Can a concert become a tool for criticism? What sorts of social relations would be practiced at such an event? What would an Open Form concert even look like?
While we take for granted the concert experience and the logic of its organization — both in spatial terms (the clear division between the stage and audience) and in the sensual sense (the silent and passive spectator listening to what the composer or performer has to offer), this doesn’t necessarily need to be the case. As Martin Tröndle explains, the particular concert format with which we are familiar today has certain specific functions and emerged as the hegemonic form at a particular point in history. It dates back to the turn of the 18th and 19th centuries, when it began to supplant less formal musical experiences (e.g., a mobile artist performing for an audience gathered in a circle or freely conversing around a table). With the rise of the concert hall came the privileging of the figure of the individual spectator and increasingly limited opportunities for interaction among the audience. According to Tröndle, this concert format was intended to provide the upper classes with a purely aesthetic experience, or, in the words of Pierre Bourdieu, to satisfy their sense of distinction. In the neoliberal order, the stage/audience division and the atomization of the spectators also facilitated the growth of the music industry, which began to hold large-scale concerts at stadiums and other large venues, thus contributing to the performers’ celebrity status and treating the audience as little more than consumers.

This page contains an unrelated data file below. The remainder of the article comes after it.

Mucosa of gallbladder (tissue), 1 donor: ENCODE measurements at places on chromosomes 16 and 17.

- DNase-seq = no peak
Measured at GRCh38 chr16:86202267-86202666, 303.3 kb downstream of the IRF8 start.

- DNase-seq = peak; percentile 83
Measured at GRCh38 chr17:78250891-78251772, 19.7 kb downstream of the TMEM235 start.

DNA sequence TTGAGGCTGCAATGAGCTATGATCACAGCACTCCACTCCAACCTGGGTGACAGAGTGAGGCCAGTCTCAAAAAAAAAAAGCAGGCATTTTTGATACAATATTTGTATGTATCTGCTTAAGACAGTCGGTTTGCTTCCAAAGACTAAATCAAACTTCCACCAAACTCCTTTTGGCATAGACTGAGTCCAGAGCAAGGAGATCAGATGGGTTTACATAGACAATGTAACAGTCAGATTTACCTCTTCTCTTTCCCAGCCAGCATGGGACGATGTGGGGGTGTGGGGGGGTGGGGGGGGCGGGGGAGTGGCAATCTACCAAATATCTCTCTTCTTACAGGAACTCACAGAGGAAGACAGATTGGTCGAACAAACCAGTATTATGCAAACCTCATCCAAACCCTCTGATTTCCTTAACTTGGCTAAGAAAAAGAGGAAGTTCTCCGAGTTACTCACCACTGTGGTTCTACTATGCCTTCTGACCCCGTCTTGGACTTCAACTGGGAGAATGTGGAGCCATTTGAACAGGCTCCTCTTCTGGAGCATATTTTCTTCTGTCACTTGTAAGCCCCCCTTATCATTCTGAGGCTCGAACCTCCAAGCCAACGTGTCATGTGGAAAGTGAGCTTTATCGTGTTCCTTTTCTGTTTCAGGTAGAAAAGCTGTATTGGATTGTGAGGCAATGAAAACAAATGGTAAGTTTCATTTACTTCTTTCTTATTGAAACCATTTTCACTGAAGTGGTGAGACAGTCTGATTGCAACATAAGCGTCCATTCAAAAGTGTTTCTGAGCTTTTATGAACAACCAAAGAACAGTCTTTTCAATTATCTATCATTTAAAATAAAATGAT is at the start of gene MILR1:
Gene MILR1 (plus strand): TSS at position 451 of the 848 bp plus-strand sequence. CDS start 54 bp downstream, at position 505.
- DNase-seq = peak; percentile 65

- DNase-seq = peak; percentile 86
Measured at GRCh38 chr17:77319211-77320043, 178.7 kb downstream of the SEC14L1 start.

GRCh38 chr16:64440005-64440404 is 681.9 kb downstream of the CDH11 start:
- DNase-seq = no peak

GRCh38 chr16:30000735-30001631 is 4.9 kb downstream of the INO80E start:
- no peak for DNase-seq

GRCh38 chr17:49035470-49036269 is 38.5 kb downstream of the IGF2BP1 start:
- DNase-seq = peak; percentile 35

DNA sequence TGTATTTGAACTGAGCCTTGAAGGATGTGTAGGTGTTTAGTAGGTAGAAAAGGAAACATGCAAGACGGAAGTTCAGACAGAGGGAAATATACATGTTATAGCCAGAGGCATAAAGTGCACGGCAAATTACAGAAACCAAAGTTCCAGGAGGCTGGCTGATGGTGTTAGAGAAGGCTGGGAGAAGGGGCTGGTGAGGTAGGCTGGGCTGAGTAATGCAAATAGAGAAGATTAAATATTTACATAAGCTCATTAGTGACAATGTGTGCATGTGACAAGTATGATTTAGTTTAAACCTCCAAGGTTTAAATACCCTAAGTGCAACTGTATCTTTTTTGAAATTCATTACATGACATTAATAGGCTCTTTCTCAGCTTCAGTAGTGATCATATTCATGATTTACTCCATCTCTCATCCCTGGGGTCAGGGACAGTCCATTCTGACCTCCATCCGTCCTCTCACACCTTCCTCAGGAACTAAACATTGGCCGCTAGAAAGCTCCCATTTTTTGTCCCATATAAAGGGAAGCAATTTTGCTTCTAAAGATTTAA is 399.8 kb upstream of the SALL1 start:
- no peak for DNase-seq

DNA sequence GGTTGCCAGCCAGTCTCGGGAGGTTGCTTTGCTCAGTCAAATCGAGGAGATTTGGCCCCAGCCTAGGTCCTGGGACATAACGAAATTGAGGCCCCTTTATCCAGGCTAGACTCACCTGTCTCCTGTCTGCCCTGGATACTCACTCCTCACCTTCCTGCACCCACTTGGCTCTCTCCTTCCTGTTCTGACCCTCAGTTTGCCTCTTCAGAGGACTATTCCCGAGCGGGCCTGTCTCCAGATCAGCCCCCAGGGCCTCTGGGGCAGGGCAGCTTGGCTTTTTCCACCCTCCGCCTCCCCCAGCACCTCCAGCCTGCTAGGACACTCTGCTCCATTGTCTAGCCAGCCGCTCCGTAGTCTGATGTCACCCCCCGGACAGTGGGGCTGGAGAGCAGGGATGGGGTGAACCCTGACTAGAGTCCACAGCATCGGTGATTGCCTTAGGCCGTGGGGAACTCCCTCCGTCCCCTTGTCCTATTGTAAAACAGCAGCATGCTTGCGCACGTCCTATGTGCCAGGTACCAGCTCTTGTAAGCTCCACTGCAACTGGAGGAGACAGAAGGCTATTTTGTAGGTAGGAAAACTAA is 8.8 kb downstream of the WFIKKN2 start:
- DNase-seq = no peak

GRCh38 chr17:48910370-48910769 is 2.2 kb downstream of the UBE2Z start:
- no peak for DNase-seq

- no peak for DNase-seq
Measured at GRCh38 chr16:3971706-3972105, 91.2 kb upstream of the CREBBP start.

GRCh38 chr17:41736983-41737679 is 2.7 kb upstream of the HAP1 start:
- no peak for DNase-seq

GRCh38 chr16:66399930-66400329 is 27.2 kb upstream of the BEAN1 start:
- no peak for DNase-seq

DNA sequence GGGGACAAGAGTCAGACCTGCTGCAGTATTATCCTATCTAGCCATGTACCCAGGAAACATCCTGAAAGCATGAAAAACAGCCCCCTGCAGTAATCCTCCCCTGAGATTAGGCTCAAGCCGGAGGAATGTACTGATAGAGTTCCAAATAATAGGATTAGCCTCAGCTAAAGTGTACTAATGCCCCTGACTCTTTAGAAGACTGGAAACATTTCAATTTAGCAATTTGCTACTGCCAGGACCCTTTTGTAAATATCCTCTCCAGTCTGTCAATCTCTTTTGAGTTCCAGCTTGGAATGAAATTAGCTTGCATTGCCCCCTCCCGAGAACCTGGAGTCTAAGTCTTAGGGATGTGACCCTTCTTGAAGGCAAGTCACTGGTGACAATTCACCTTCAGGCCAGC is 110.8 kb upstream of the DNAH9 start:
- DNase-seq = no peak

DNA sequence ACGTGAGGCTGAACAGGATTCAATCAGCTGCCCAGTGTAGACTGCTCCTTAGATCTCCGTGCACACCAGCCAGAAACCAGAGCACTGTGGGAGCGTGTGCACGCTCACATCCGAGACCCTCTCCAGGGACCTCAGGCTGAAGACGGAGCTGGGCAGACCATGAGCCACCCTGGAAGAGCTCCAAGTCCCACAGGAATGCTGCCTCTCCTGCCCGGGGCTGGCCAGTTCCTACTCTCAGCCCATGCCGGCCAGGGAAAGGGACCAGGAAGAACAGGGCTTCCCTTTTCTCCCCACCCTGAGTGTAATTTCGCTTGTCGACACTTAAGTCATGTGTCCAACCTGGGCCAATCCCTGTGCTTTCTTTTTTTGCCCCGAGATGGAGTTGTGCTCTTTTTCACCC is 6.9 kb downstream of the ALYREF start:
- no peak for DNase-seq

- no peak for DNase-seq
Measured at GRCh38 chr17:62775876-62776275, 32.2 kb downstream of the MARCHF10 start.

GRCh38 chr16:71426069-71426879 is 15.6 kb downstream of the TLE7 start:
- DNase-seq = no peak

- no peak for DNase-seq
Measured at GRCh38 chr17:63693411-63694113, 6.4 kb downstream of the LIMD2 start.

More at: artmuseum.pl/en/doc/video-billy-bao-albo-koncert-formy-otwartej